Political Highs and Lows of 2013

A look back at the political ups and downs in 2013.

A Record Low - According to a new poll from Quinnipiac University, American voters disapprove of Obama's performance by 54 percent to 39 percent, a nearly 10-point dip since the health care rollout. In addition, 49 percent say he knowingly deceived the public when he said they would be able to keep health plans they have and like.  (Photo: Chip Somodevilla/Getty Images)

1 / 12

More Lows Than Highs - It's been a tough year for Democrats and Republicans who faced impasse after impasse on key issues. And it's been particularly rough for President Obama, who began the year celebrating his second inauguration and is ending it with his lowest-ever approval numbers. He's not alone. An increasingly frustrated American public isn't feeling Congress either. Here's what they'll be thinking of when they head to the polls in 2014. – Joyce Jones (Photo: Chip Somodevilla/Getty Images)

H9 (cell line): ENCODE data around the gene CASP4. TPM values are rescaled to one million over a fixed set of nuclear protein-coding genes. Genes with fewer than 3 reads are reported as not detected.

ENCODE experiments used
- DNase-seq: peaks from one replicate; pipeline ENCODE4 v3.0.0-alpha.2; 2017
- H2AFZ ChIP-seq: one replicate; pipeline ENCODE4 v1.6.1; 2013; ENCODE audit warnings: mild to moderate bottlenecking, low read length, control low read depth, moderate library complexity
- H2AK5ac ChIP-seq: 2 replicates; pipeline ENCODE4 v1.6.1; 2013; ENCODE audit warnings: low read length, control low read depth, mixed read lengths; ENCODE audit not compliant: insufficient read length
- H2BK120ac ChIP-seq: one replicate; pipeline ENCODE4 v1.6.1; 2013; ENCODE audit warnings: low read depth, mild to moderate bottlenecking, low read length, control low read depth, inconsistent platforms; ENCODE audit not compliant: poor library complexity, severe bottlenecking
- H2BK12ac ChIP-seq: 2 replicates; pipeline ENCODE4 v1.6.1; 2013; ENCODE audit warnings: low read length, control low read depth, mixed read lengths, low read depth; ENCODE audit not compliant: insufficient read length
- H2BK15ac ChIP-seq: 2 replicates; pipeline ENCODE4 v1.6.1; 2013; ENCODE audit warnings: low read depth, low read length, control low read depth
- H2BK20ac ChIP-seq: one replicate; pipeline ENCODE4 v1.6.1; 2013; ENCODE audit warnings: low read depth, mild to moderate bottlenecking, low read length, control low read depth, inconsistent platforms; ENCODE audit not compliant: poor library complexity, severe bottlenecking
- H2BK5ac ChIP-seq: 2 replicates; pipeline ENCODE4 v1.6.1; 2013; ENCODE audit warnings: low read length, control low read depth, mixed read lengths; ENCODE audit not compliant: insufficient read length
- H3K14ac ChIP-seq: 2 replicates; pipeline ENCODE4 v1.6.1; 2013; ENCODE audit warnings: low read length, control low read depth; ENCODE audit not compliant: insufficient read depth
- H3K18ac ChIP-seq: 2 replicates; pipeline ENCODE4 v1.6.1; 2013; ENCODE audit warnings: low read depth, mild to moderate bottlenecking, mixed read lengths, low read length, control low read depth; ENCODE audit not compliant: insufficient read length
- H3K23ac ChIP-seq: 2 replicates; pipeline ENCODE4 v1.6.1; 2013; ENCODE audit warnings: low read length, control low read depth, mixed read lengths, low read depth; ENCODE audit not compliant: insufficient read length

Inauguration Day - The year began on a high for supporters of Obama, who after making history with his re-election, was inaugurated on Jan. 21. The celebrations were lower key and the crowds smaller, but not less ebullient than in 2009.   (Photo: Justin Sullivan/Getty Images)

2 / 12

Inauguration Day - The year began on a high for supporters of Obama, who after making history with his re-election, was inaugurated on Jan. 21. The celebrations were lower key and the crowds smaller, but not less ebullient than in 2009. (Photo: Justin Sullivan/Getty Images)

The S Word - The White House and congressional Republicans were unable to reach a budget agreement by March 1, which triggered sequestration ? automatic, across-the-board cuts in government spending. As a result, jobs and vital services were reduced, and federal employees lucky enough to hang onto their jobs were forced to take unpaid furlough days. (Photo: Alex Wong/Getty Images)